On 15 December 2017, The Stock Exchange of Hong Kong Limited (the “Exchange”) published its consultation conclusions to the New Board Concept Paper published six months ago.
The Exchange has determined to proceed to expand the existing listing regime by introducing two new chapters to the Main Board Listing Rules (instead of introducing a new board) to allow the listing of:
- pre-profit / pre-revenue biotech issuers; and
- issuers from emerging and innovative sectors that have weighted voting rights (“WVR”) structures, subject to additional disclosure and safeguards.
The Exchange also proposes to modify the existing Main Board Listing Rules in relation to overseas companies to create a new secondary listing route to attract innovative issuers that are primary listed on NYSE, NASDAQ or the “premium listing” segment of the London Stock Exchange’s Main Market (each a “Qualifying Exchange”).
The Exchange is in the process of finalising the proposals and has commenced the drafting of the proposed amendments to the Listing Rules to put the proposals into effect. The Exchange expects to begin the discussions with stakeholders to further refine the proposals soon with a view to proceeding with the formal consultation on the proposed Rule amendments in the first quarter of 2018.
This client alert summarises the proposed way forward as discussed in the consultation conclusions.
Definition of “New Economy” company
Acknowledging that it is hard to define “New Economy” companies and that the definition is also likely to evolve over time, the Exchange will publish a guidance letter on the characteristics of innovative companies to the market.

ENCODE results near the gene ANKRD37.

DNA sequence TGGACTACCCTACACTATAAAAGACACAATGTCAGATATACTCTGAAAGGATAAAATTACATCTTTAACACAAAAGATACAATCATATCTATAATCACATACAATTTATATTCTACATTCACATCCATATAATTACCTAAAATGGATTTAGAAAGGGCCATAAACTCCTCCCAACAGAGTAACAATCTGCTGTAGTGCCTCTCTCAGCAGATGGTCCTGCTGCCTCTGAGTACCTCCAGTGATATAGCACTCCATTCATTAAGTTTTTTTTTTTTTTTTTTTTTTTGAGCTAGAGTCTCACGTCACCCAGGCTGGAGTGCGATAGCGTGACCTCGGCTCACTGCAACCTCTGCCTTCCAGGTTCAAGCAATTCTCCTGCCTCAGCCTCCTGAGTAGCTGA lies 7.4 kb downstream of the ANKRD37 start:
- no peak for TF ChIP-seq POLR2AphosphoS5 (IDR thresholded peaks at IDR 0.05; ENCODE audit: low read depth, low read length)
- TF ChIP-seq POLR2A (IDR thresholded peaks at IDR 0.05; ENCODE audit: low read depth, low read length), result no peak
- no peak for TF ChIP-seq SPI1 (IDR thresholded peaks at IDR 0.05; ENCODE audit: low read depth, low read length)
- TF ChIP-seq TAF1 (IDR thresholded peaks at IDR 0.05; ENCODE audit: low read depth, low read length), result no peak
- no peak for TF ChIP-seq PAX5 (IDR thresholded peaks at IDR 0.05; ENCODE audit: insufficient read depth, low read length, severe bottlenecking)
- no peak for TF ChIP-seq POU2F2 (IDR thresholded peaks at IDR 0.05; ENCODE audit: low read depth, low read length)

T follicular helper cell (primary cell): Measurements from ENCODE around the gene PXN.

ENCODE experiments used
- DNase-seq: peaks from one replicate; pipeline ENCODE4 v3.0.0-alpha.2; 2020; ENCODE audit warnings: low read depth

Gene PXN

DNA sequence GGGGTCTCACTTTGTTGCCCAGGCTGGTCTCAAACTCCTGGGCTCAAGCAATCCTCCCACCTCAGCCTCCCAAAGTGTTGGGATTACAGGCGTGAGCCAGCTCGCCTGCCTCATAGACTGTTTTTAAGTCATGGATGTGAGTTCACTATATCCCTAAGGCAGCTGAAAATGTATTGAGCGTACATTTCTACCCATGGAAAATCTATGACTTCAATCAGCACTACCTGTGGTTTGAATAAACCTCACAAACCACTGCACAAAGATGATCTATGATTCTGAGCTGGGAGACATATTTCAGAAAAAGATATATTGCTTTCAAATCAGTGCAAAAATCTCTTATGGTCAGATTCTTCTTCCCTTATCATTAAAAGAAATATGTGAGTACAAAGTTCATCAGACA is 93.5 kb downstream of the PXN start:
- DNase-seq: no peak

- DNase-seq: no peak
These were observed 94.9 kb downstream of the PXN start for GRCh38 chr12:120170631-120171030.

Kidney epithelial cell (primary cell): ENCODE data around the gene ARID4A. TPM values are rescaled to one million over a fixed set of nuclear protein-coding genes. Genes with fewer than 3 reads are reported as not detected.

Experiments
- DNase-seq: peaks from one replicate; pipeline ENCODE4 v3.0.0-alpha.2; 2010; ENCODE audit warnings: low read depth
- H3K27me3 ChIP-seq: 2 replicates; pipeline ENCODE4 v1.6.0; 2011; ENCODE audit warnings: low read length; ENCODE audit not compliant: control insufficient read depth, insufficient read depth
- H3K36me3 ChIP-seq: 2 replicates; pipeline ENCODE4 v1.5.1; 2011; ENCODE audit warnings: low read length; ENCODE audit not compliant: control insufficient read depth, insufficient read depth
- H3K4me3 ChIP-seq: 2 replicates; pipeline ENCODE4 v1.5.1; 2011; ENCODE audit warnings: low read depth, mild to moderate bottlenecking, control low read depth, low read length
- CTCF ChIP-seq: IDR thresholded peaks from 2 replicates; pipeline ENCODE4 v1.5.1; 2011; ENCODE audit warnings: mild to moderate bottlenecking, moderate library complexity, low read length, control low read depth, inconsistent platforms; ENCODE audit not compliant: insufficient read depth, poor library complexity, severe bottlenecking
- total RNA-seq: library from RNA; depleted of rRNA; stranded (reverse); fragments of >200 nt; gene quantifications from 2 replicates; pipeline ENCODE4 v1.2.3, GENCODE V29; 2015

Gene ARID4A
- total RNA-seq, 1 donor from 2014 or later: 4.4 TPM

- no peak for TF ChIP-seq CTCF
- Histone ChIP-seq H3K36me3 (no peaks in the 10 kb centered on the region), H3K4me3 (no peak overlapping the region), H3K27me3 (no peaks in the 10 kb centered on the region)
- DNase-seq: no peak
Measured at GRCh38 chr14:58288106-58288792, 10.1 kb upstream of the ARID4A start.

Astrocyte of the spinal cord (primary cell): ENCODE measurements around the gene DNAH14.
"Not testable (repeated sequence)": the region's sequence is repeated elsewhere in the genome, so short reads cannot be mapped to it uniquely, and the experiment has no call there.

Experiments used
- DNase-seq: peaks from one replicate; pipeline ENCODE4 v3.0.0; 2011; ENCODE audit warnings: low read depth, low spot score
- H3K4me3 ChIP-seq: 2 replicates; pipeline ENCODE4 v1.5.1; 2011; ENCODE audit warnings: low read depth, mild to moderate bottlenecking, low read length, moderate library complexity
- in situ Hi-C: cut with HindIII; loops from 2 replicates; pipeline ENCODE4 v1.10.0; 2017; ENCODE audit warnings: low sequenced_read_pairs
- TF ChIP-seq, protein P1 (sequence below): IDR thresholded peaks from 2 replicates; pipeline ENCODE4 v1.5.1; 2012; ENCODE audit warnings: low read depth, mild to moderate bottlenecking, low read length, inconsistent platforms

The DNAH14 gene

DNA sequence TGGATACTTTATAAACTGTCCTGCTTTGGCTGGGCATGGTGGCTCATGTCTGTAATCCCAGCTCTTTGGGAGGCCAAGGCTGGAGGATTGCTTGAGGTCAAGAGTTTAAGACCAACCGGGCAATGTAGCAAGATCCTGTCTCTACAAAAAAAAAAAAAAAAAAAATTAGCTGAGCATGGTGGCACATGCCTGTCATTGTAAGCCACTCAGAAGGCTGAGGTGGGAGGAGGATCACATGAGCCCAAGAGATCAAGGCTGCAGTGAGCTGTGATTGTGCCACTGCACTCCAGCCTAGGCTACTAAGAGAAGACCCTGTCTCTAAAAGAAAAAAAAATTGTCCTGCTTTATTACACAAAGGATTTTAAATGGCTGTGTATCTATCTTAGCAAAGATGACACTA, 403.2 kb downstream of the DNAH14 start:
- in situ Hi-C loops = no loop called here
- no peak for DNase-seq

At present, the Exchange considers an innovative company would normally be expected to have more than one of the following characteristics:
- its success is demonstrated to be attributable to the application of new (1) technologies; (2) innovations; and/or (3) business model to the company’s core business, which also serves to differentiate the company from existing players;
- research and development is a significant contributor of expected value and constitutes a major activity and expense;
- its success is demonstrated to be attributable to unique features or intellectual property; and
- it has an outsized market capitalisation / intangible asset value relative to its tangible asset value.
A new chapter for listing of pre-revenue “New Economy” companies initially limited to biotech companies
The Exchange proposes to facilitate the listing of “New Economy” companies which are pre-revenue through a new chapter in the Main Board Listing Rules. The biotech sector has been chosen as the initial focus in widening market access for early stage companies. The Exchange will review the regime in due course to determine if other types of “new economy” companies could also be permitted to list on a pre-revenue basis.
The Exchange will issue a guidance letter providing that an applicant applying for listing on a pre-revenue basis must demonstrate that it is a biotech company and the features that such applicants would normally be expected to have, e.g. applicants must have at least one product which has proceeded beyond the concept stage.
The Exchange proposes to permit biotech companies that have a minimum expected market capitalisation at the time of listing of at least HK$1.5 billion to list under the new chapter. These issuers would also be subject to the same regulatory standards as other applicants to the Main Board, save for the financial track record requirements.
A new chapter for listing of “New Economy” companies with WVR structures
The Exchange proposes to facilitate the listing of “New Economy” companies with WVR structures through a new chapter in the Main Board Listing Rules.
The Exchange will issue a guidance letter setting out the factors that will be taken into account when assessing whether such an applicant is eligible and suitable for listing with a WVR structure. The applicant will be required to meet the “innovative company” definition and justify the rationale for founders and key executives of the company having WVR due to their previous contributions to the development of the company and their importance to its future growth. The Exchange will also reserve the right to reject an applicant on suitability grounds if its WVR structure is an extreme case of non-conformance with governance norms (for example, if the ordinary shares carry no voting rights at all).